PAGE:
Engine: Bristol Taurus XII
Power: 1,130hp
Wing span: 48ft 11in
Length: 39ft 11in
Height: 12ft 6in or 15ft 3in
Normal loaded weight: 10,365lb
Maximum weight: 12,500lb
Max speed: 161mph
Service ceiling: 20,700ft or 18,800ft
Normal range: 710 miles
Maximum range: 930 miles
Armament: One 0.303in machine gun in starboard lower wing plus one or two 0.303in guns in rear cockpit
Bomb load: 2,000lb of bombs or one torpedo or four Mk.VII depth charges

Torpedo Bombers 1900-1950, Jean-Denis Lepage. Looks at the fairly short history of the torpedo bomber, focusingly mainly on the aircraft themselves, with a series of historical introductions looking at the development of the torpedo and torpedo bomber, and each of the historical periods the book is split into. The book is built around hundreds of short articles on the individual aircraft, each supported by at least one of the author’s own illustrations. Very useful for the earlier period, and well into the Second World War, perhaps less so later on, reflecting the decline of the actual torpedo bomber!(Read Full Review)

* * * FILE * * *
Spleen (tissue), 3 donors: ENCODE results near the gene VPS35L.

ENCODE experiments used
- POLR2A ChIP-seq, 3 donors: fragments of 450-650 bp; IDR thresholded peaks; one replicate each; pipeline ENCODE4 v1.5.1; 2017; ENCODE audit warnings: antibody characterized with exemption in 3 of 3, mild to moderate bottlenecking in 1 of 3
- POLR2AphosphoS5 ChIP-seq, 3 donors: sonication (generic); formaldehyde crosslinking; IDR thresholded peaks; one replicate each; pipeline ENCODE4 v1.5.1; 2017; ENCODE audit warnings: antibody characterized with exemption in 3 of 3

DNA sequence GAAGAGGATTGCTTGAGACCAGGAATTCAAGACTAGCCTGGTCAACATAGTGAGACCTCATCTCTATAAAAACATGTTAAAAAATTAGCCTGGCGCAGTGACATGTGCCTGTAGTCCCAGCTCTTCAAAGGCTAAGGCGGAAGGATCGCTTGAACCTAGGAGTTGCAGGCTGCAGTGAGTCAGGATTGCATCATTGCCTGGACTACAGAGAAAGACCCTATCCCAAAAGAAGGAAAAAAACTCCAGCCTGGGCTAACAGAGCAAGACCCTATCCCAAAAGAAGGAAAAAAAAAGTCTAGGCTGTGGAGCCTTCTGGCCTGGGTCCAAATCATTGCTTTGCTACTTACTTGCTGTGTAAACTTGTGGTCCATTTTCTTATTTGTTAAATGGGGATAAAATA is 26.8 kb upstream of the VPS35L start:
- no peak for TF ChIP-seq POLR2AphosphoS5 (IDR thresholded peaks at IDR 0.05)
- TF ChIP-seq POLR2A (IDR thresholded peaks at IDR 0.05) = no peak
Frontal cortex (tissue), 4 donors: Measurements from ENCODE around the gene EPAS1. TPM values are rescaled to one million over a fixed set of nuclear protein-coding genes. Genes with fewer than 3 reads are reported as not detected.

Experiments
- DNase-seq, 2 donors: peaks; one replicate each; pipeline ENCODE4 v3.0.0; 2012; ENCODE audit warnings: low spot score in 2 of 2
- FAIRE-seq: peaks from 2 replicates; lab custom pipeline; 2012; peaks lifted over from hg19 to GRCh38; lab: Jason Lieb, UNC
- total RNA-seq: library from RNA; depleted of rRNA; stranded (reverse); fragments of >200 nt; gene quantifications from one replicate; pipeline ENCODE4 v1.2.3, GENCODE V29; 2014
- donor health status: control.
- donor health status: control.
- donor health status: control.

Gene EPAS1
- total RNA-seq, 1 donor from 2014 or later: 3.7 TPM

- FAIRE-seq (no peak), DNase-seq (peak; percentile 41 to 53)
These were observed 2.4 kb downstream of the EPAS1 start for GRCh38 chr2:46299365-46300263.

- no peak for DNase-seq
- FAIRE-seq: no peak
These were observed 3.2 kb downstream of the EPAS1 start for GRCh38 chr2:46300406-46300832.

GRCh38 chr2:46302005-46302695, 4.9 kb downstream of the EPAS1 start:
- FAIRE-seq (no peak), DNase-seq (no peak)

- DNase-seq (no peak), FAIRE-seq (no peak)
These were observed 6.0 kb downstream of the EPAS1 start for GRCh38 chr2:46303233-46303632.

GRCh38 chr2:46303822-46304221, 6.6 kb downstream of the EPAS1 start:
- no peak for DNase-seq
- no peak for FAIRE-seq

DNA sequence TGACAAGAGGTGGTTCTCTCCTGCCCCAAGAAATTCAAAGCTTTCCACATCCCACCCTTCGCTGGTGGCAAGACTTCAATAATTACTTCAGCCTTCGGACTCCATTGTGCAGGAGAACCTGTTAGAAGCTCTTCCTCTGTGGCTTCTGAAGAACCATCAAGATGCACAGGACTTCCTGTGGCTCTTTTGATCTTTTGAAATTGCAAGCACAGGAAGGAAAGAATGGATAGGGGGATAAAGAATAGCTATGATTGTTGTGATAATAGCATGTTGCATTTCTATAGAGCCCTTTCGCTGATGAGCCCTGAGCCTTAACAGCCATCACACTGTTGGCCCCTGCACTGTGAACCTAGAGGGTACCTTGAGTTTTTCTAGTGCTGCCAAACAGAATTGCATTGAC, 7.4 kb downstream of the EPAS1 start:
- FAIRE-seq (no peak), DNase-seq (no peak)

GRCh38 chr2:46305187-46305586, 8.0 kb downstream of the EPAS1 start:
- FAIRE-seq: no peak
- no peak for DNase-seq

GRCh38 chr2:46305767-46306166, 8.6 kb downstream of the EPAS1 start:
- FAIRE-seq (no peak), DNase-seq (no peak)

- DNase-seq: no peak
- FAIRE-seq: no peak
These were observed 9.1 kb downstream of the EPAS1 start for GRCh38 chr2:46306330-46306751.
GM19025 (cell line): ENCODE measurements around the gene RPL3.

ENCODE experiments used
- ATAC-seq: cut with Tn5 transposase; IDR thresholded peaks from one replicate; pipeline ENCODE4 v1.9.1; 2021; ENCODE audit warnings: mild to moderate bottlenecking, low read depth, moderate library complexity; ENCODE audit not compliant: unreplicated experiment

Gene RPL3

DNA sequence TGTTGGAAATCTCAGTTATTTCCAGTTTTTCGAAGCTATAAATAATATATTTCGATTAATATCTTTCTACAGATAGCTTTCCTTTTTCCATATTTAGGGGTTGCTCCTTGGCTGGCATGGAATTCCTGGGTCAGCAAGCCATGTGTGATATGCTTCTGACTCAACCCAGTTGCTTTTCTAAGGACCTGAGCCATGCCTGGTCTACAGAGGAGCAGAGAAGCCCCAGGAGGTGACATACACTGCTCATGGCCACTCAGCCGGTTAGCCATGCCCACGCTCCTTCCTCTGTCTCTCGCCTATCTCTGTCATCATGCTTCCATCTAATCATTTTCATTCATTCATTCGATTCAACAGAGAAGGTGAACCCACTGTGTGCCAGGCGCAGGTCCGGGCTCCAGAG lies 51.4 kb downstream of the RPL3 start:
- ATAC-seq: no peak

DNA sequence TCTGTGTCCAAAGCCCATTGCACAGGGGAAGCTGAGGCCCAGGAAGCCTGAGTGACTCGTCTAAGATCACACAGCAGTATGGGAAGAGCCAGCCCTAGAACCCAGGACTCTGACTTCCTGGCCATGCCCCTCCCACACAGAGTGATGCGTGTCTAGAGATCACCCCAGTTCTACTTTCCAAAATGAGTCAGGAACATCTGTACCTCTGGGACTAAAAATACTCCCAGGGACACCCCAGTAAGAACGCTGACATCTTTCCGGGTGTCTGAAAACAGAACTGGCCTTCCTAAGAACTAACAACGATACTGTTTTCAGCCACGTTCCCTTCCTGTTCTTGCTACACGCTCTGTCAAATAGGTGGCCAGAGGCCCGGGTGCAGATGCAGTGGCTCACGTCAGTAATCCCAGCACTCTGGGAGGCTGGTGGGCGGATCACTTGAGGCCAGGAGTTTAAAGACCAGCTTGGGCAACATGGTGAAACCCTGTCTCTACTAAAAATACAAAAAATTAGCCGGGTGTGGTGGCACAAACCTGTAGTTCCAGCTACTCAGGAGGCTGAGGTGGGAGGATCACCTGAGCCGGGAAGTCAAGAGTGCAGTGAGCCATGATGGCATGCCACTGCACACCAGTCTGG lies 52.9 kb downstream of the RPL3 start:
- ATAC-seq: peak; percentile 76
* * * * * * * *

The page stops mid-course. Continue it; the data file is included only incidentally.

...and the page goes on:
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How to cite this article: Rickard, J (31 October 2008), Fairey Albacore , http://www.historyofwar.org/articles/weapons_fairey_albacore.html